Dealing with Depression Through Deen: A Personal Tale

It’s all about stress signs and prayers

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I usually tend to smoke to keep my lips busy from talking too much. Because talking is venting my mind out, and when I do so for too long it has a copious habit of making me think too much and walk me down some dark alleys that no one really wants to wander through. Or at least I don’t. Not anymore. 

Once upon a lifetime ago, anxiety and stress had crippled me from the few moments of happiness I had in front of me and tried to somehow enjoy. 22 long years of overthinking that have been eating me inside out and that usually translates itself through the poor state of my nails (not my favourite snack I must say, I’d rather have some knafeh instead). 

Getting used to my heart shaking instead of beating properly on a daily basis wasn’t easy. Nor was it for my family or close entourage. Growing up in a religious household, most values we share and cherish are things that I tend to still keep close to my heart until today. But as the years went by, I did notice a gap between me and them. 

Although there are loads of religious verses and rituals in the Quran to help you ease from pain and burdening thoughts, for some reason they just didn’t to me. Doesn’t mean that I am not a good Muslim. Or at least I hope not. It just for some reason felt deeper than that. I felt guilty of whispering verses to myself only in desperate times of need, thinking about how hypocritical it was of me to summon God when I was stuck and unhealthy, and didn’t when I was in good health and satisfied. And even when I did, I never felt any better than I was in the first place. But that’s maybe the whole point of religion and God himself, he blesses you in ways we don’t see and provides us with what we need rather than what we want without us noticing.

As we say, the first step towards healing is recognising the pain you’re going through. But once it was recognised, my peers and elders tend to send me back to Quran teachings and prayers (which may be useful don’t get me wrong) without necessarily taking into account that psychiatry is a science and that there are proper ways of healing and dealing with it just like there is with other health issues and relevant medicine. And it really isn’t about the lack of doctors or medics in the region, we all know about the stereotype of parents wanting their kids to be doctors – and there’s a whole lot of them, trust me when I say this.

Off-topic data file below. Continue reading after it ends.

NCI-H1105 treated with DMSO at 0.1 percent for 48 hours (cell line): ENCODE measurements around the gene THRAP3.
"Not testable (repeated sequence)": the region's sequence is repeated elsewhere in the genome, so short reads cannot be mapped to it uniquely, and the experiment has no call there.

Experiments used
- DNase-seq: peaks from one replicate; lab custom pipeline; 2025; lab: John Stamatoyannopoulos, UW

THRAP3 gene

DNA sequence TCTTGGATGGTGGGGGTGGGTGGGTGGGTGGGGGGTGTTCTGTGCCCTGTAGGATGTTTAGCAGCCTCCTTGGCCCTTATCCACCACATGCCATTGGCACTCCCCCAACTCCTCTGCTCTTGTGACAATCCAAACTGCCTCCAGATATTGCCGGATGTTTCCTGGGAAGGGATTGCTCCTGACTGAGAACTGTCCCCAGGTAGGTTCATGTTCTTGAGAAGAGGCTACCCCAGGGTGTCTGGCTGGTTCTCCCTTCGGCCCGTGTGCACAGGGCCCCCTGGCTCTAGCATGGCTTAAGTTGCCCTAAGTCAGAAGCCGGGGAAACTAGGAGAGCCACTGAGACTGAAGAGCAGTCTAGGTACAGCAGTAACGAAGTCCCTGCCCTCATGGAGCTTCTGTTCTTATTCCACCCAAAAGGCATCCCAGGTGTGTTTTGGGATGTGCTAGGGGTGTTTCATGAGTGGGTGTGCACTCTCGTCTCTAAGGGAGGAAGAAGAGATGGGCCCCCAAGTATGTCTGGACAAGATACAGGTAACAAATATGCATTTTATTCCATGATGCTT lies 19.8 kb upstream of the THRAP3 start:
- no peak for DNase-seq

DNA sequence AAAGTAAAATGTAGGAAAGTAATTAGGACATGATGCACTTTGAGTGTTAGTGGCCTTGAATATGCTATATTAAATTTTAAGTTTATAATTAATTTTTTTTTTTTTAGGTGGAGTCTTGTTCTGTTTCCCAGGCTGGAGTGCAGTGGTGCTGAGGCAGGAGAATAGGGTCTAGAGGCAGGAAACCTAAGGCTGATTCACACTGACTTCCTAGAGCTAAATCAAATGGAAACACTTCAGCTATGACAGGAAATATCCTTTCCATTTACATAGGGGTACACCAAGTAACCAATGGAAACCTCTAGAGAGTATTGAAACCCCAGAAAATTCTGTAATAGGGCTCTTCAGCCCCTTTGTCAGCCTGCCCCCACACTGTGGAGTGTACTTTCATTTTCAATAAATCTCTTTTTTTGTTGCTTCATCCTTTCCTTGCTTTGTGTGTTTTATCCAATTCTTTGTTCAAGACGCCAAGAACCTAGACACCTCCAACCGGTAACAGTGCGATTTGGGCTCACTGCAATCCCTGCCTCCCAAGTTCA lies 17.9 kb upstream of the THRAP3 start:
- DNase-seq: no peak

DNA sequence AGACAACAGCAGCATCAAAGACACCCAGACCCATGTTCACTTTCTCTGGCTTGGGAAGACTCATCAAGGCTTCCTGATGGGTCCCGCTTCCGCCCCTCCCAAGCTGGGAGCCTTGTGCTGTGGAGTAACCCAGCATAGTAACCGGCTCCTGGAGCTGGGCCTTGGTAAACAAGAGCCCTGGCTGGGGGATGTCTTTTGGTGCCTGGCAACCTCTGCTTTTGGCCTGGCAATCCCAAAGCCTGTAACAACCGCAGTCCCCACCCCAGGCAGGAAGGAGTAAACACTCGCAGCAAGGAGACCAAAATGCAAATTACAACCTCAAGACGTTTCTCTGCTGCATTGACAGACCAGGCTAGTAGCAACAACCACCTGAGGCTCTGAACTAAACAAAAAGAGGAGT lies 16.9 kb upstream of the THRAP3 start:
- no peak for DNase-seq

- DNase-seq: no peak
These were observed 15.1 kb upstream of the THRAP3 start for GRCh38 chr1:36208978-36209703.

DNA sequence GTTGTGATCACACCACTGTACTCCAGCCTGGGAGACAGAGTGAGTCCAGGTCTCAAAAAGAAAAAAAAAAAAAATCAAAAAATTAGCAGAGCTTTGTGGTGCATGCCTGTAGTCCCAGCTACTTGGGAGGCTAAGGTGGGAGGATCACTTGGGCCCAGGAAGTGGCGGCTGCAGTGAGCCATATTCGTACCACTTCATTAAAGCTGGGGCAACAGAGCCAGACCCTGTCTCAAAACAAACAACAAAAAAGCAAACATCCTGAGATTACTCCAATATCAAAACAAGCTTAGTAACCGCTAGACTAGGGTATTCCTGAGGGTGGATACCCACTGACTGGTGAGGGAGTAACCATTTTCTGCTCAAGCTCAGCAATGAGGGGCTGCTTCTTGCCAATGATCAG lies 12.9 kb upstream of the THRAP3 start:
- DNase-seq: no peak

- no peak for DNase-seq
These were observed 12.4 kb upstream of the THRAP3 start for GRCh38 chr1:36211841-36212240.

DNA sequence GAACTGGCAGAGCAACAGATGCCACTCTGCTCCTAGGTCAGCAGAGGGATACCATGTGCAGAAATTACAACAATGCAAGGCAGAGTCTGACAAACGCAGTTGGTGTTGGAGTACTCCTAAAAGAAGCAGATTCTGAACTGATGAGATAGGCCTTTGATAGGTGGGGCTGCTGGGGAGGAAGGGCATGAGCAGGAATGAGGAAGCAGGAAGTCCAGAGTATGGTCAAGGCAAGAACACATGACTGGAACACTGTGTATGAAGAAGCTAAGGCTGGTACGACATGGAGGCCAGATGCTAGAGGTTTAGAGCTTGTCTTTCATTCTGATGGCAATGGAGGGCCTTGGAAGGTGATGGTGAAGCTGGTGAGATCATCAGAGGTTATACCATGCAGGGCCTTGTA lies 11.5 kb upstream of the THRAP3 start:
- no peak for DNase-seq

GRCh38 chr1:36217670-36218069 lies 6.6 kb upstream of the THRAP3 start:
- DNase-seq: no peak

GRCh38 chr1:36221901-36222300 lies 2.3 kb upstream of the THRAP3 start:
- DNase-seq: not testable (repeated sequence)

My mental health was bad. And still is to be honest. And praying for the sake of praying wasn’t hitting the spot anymore. You can’t imagine how guilty I feel saying this. I couldn’t connect with this whole realm that most people, starting from my own family, could string themselves back to. It got to the point where guilt had taken over most aspects of faith each time I tried practicing it. From there, things started dangling. From my side of things, it felt as if each time I would call God, I was being left on hold so I just stopped dialing. On the other hand, the idea of going to a psychiatrist, arguably the god of atheists, or at least that’s how I saw it, kept on being pushed further and further away. Because if  God can’t help, who can? I was stuck in between what seemed like dead-ends, I remember feeling as if I deserved being where I was at. To be suffering from my mind’s tormented interpretation of reality. Not only did I feel like I was doomed in this life but I was already stressing about how I was about to be also doomed in the next. 

Overtime, I managed to take the first step and see what was out there for me. Took me some time. But better late than never as we say. Did it help? Probably, but I did still pray for my psychiatrist to be able to unknot my mental mess. Ironic isn’t it? But at least things were looking up and my relationship to faith as a whole became less heavy. Not that I’m the best at it, it simply feels more genuine whenever I do – and that is still something I can take away with me. It shouldn’t be taken for granted.

It’s like if only people understood that religion isn’t the only answer to these specific issues then most of us youngsters wouldn’t be struggling as much as we are. Praying and devoting time to pray can provide peace. It alone might suffice for some to see light at the end of the tunnel, but not for all. And that’s fine. I’m still far from taking my life back from anxiety but the steps taken since I went to seek professional help are unmeasurable and I cannot stress how much the community needs to start heading that way for a healthier atmosphere to stand out from within it.

 

Also Read: We’re in the Middle of a Mental Health Crisis – not a Jinn Epidemic

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